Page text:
Jalaluddin Rumi is one of the great figures of world spirituality. He was born in what is now Iran in 1207 and died in what is now Turkey in 1273. He was a mystic, a scholar, a poet, and the founder of the Mevlevi Sufi Order, perhaps best known in the West as the “whirling dervishes.”
What captures me in the moment is his poem the Guest House. It is a perennial favorite of Insight and Zen practitioners as it captures much of the heart of the practices of intimacy.
Here are three versions, one a full on, and somewhat dry translation, the other two more creative efforts at capturing the heart of the matter.
First, here’s a translation of the text by the scholar Reynold Nicholson, in his Mathnawi of Jalalu’ddin Rumi, published by “The Trustees of E.J.W. Gibb Memorial” by Luzac, 1977:
This body, O youth, is a guest-house: every morning a new
guest comes running (into it).
Beware, do not say, “The (guest) is a burden to me,” for
presently he will fly back into non-existence.
Whatsoever comes into thy heart from the invisible world is
thy guest: entertain it well!
Every day, too, at every moment a (different) thought comes,
like an honoured guest, into thy bosom.
O (dear) soul, regard thought as a person, since (every) person
derives his worth from thought and spirit.
If the thought of sorrow is waylaying (spoiling) joy, (yet) it
is making preparations for joy.
It violently sweeps thy house clear of (all) else, in order that
new joy from the source of good may enter in.
It scatters the yellow leaves from the bough of the heart, in
order that incessant green leaves may grow.
It uproots the old joy, in order the new delight may march
in from the Beyond.
Sorrow pulls up the crooked rotten (root), in order that it may
disclose the root that is veiled from sight.
Whatsoever (things) sorrow may cause to be shed from the
heart or may take away (from it), assuredly it will bring better
(Whenever) the thought (of sorrow) comes into thy breast
anew, go to meet it with smiles and laughter.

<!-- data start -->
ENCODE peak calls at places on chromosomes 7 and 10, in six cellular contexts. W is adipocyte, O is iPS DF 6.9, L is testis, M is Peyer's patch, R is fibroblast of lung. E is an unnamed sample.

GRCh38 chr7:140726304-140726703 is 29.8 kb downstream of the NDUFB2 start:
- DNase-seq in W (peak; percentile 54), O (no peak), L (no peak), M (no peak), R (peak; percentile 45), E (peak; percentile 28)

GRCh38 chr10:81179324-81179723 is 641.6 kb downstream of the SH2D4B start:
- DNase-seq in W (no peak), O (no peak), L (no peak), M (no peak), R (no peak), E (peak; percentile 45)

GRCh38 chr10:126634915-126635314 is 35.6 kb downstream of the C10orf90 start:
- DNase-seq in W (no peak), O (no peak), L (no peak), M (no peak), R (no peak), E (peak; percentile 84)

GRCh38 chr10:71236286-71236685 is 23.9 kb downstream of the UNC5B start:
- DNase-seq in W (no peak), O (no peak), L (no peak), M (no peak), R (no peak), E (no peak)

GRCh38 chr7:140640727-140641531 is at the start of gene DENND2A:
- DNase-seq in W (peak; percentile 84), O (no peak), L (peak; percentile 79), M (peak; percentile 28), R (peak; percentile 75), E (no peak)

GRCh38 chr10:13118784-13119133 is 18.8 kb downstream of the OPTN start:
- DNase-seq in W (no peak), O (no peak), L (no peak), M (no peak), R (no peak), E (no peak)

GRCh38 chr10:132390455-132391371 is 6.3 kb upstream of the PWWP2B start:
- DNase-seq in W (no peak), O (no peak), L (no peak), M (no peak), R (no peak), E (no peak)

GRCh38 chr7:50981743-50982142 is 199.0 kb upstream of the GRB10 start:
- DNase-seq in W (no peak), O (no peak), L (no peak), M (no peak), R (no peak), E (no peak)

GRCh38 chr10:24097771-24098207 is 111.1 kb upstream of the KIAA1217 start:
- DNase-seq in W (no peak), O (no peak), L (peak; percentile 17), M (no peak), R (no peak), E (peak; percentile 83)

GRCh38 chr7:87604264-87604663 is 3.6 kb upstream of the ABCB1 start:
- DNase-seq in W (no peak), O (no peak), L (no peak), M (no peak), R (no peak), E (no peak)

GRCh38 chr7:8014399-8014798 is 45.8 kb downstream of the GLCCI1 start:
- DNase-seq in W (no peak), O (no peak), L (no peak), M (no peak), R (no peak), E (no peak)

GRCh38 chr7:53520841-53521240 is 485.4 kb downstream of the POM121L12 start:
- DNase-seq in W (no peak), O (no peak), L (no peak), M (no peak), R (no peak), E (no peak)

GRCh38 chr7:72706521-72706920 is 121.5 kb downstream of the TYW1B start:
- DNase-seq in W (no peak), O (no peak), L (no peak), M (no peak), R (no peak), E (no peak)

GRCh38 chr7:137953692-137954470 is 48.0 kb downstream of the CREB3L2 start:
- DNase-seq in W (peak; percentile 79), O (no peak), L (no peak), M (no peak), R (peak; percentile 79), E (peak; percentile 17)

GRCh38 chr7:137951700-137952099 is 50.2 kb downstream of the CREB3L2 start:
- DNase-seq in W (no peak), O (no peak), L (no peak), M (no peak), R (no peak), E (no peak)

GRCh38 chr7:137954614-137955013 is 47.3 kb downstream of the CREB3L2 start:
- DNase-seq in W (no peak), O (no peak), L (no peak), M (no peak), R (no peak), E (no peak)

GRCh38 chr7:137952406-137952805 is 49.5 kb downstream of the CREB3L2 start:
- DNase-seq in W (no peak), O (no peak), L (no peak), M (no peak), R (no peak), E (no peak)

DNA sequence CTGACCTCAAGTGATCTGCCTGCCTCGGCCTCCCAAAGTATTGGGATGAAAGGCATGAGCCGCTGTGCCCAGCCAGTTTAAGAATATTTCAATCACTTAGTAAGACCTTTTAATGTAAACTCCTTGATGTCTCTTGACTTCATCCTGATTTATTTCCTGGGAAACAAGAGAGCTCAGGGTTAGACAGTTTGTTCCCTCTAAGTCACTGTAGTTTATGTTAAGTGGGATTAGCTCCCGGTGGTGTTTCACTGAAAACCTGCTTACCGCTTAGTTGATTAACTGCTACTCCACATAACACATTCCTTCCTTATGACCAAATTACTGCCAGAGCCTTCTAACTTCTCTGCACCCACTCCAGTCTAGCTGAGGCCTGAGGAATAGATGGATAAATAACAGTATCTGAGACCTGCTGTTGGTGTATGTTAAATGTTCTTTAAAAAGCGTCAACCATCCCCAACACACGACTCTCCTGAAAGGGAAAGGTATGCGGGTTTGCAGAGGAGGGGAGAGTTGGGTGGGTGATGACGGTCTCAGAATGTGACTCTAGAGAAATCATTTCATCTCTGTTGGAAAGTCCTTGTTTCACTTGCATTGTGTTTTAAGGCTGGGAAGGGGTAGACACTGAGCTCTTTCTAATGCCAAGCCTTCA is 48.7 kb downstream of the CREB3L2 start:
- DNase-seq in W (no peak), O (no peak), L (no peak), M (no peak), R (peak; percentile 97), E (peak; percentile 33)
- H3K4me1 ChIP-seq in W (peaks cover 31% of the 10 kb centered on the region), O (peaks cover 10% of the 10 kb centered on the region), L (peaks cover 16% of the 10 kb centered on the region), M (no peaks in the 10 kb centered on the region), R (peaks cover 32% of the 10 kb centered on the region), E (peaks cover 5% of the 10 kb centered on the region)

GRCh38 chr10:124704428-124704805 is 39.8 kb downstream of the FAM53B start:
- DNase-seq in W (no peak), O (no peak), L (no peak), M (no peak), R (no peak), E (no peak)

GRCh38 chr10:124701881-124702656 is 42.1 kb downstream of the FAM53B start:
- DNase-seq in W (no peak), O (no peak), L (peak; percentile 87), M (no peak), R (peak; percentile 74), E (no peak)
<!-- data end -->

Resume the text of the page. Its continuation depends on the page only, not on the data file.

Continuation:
Coleman Barks is no doubt the great interpreter of Rumi for English speaking readers. The problems with Barks’ versions are well known. He does not read the original languages, and often gives very free renderings from the available translations. On the other hand, he seems to have a profound spiritual eye, and his versions of the texts take on a life of their own. Often sort of collaborations between Rumi and Barks. Here’s Barks’ version of the Guest House, first published in Rumi: Selected Poems, Penguin Books, 2004:
This being human is a guest house.
Every morning a new arrival.
A joy, a depression, a meanness,
some momentary awareness comes
as an unexpected visitor.
Welcome and entertain them all!
Even if they’re a crowd of sorrows,
who violently sweep your house
empty of its furniture,
still, treat each guest honorably.
He may be clearing you out
for some new delight.
The dark thought, the shame, the malice,
meet them at the door laughing,
and invite them in.
Be grateful for whoever comes,
because each has been sent
as a guide from beyond.
Kabir Helminski is a Western born Sufi Shaikh in the Mevlevi Order. His version of the Guest House, first published in the Rumi Collection, Threshold Books, 1998:
Darling, the body is a guest house;
every morning someone new arrives.
Don’t say, “O, another weight around my neck!”
or your guest will fly back to nothingness.
Whatever enters your heart is a guest
from the invisible world: entertain it well.
Every day, and every moment, a thought comes
like an honored guest into your heart.
My soul, regard each thought as a person,
for every person’s value is in the thought they hold.
If a sorrowful thought stands in the way,
it is also preparing the way for joy.
It furiously sweeps your house clean,
in order that some new joy may appear from the Source.
It scatters the withered leaves from the bough of the heart,
in order that fresh green leaves might grow.
It uproots the old joy so that
a new joy may enter from Beyond.
Sorrow pulls up the rotten root
that was veiled from sight.
Whatever sorrow takes away or causes the heart to shed,
it puts something better in its place-
especially for one who is certain
that sorrow is the servant of the intuitive.
Without the frown of clouds and lightning,
the vines would be burned by the smiling sun.
Both good and bad luck become guests in your heart:
like planets traveling from sign to sign.
When something transits your sign, adapt yourself,
and be as harmonious as its ruling sign,
so that when it rejoins the Moon,
it will speak kindly to the Lord of the heart.
Whenever sorrow comes again,
meet it with smiles and laughter,
saying, “O my Creator, save me from its harm,
and do not deprive me of its good.
Lord, remind me to be thankful,
let me feel no regret if its benefit passes away.”
And if the pearl is not in sorrow’s hand,
let it go and still be pleased.
Increase your sweet practice.
Your practice will benefit you at another time;
someday your need will be suddenly fulfilled.